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Keeping the Light Shining Bright
Our Program of Formation involves eight years of academic and ministerial training rooted in our Thomistic tradition, a one year novitiate, two years of philosophy, a Residency year, and four years of theology. Throughout all that time our student friars in formation depend completely on the generosity of others and so keep our benefactors in particular at the center of our prayer life. Pleased do add your own regular donation to our continuing need. We thank you now and will continue to thank you with our prayers.
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Western Dominican Province
5890 Birch Court
Oakland, CA 94618-1626
Our Dominican School
The Dominican School of Philosophy and Theology at the Graduate Theological Union in Berkeley, CA offers Masters and other degree and certificate programs rooted in the tradition of the Dominican order and our brother, St. Thomas Aquinas. Faithful to the teaching of Holy Mother, the Church, our school prepares not only young men studying for the priesthood, but also other men and women who will be the leaders of local communities of faith. Please do join in supporting this essential ministry of the Western Dominican Province.
Fr. Robert Francis Christian, OP
I was born and raised in San Francisco. Although I grew up in a parish adjoining St. Dominic’s, I had no contact with Dominicans. I attended a Jesuit high school and a Jesuit university.
However, while spending my junior year of college in Florence, Italy, I lived in a Dominican parish, and up the hill in Fiesole was a Dominican novitiate. During that year I realized that God was calling me to priesthood in a contemplative and active religious order that prays the choral office and shares all things—even decisions—in common. So it was from Florence that I wrote to the vocation director in California, and after graduation I entered the novitiate in Oakland.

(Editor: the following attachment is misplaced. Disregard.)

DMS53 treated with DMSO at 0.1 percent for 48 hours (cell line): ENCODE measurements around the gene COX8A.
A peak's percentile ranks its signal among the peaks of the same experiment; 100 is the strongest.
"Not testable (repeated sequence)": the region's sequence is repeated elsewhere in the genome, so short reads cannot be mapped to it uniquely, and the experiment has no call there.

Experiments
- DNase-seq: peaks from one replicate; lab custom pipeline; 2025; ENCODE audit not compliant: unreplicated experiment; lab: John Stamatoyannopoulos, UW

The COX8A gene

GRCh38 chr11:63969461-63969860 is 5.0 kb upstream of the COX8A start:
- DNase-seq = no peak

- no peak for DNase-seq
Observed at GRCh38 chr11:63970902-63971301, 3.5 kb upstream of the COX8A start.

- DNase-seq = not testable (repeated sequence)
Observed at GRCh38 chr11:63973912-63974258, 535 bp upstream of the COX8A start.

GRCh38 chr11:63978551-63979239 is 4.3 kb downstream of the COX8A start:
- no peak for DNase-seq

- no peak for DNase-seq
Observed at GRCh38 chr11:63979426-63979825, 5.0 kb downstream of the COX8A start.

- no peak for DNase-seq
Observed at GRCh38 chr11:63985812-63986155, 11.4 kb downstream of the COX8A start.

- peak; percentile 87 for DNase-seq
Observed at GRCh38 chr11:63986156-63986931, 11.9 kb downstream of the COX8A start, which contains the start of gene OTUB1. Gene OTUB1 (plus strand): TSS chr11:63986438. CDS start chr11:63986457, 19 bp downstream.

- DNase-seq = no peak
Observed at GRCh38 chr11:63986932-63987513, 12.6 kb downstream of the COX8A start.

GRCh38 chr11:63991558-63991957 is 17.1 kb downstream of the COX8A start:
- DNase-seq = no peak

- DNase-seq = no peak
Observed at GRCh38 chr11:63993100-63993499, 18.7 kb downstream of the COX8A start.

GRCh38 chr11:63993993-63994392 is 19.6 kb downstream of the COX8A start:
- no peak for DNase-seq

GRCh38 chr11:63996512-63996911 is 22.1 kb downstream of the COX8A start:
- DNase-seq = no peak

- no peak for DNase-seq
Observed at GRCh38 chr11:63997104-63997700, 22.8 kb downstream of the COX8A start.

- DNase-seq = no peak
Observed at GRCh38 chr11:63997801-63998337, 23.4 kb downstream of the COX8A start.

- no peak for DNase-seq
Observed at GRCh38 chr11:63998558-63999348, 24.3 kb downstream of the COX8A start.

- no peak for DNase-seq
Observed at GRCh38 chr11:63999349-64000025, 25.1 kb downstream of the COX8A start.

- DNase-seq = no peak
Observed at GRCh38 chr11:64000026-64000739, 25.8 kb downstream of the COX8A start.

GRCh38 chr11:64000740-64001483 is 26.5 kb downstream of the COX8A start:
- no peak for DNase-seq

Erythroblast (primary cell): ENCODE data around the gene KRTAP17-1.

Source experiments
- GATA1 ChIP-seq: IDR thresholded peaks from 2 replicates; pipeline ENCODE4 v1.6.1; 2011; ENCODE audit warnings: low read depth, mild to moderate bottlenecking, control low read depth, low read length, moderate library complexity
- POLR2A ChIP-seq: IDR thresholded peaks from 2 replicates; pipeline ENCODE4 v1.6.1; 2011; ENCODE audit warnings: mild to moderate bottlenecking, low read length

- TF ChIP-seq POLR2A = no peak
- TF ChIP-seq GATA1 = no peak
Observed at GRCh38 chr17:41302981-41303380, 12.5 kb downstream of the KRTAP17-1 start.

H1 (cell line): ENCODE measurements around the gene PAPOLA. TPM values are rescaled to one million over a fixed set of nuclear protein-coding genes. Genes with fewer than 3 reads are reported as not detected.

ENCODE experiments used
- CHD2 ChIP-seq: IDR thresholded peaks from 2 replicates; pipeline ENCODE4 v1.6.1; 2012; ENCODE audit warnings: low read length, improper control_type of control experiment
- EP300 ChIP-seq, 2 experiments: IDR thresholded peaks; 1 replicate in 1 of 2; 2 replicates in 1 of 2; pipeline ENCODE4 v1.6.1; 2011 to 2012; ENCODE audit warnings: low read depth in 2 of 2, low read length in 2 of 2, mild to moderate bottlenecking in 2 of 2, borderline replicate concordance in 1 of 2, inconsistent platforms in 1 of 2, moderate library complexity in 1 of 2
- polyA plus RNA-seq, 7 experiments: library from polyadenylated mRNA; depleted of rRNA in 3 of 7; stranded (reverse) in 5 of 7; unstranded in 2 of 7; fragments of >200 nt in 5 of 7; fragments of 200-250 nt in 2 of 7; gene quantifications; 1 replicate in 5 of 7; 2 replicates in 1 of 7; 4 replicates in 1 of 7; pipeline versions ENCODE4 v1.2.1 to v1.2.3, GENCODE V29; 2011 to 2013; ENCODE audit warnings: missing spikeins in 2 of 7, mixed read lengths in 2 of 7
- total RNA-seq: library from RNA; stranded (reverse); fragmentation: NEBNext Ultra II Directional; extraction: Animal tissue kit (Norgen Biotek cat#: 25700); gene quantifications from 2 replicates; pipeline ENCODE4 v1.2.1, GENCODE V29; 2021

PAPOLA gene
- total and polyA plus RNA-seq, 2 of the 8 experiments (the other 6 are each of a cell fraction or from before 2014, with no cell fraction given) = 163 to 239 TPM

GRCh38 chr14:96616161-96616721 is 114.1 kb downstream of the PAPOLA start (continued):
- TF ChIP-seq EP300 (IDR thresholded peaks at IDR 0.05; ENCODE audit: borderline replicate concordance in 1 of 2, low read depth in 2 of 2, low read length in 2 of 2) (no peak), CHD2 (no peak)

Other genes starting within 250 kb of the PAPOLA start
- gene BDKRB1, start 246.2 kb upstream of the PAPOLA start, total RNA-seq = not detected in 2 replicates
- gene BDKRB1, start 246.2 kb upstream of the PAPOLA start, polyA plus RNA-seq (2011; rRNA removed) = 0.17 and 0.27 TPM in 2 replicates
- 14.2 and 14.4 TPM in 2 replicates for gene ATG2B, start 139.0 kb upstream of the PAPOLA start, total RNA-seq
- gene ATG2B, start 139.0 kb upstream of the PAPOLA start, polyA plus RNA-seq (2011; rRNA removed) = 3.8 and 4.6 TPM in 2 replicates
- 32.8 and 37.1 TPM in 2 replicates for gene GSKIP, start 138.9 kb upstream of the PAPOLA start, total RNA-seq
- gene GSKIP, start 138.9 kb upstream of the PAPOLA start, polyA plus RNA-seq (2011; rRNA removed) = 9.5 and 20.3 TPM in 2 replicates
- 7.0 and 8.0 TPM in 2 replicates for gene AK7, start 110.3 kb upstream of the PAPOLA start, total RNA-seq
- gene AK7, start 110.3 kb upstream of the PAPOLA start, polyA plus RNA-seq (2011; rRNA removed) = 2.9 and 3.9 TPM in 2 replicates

After ordination, my first ministry was teaching and campus ministry at Dominican College (now Dominican University) in San Rafael. In 1979 I was given permission to study for a doctorate, and I left for the Dominican pontifical university, the Angelicum, in Rome, little suspecting that I would spend most of my life there.
I finished my doctorate in dogmatic theology in 1984 and was sent first to Riverside, and then to Seattle, to work in campus ministry. I was only one year in Seattle when the Master of the Order reassigned me to Rome. From 1985 until 1997, with the exception of a sabbatical, I taught at the Angelicum. Then I returned to the Province as socius and vicar provincial for two years. I went back to Rome in 1999, and indications are that I shall be in Rome for the foreseeable future.
I have served in many administrative capacities both at the university and in the Dominican community in addition to my academic duties, and I have had the privilege of doing some small jobs at the Vatican. Teaching students from every corner of the world (98 countries are represented in the Angelicum student body) has been enriching, and the combination of duty and frequent flier miles have made it possible for me, in turn, to visit many parts of the world.
Nevertheless I remain affiliated to the Western Dominican Province and am happy to return for at least a brief period of ministry in the province, among the brethren, every year.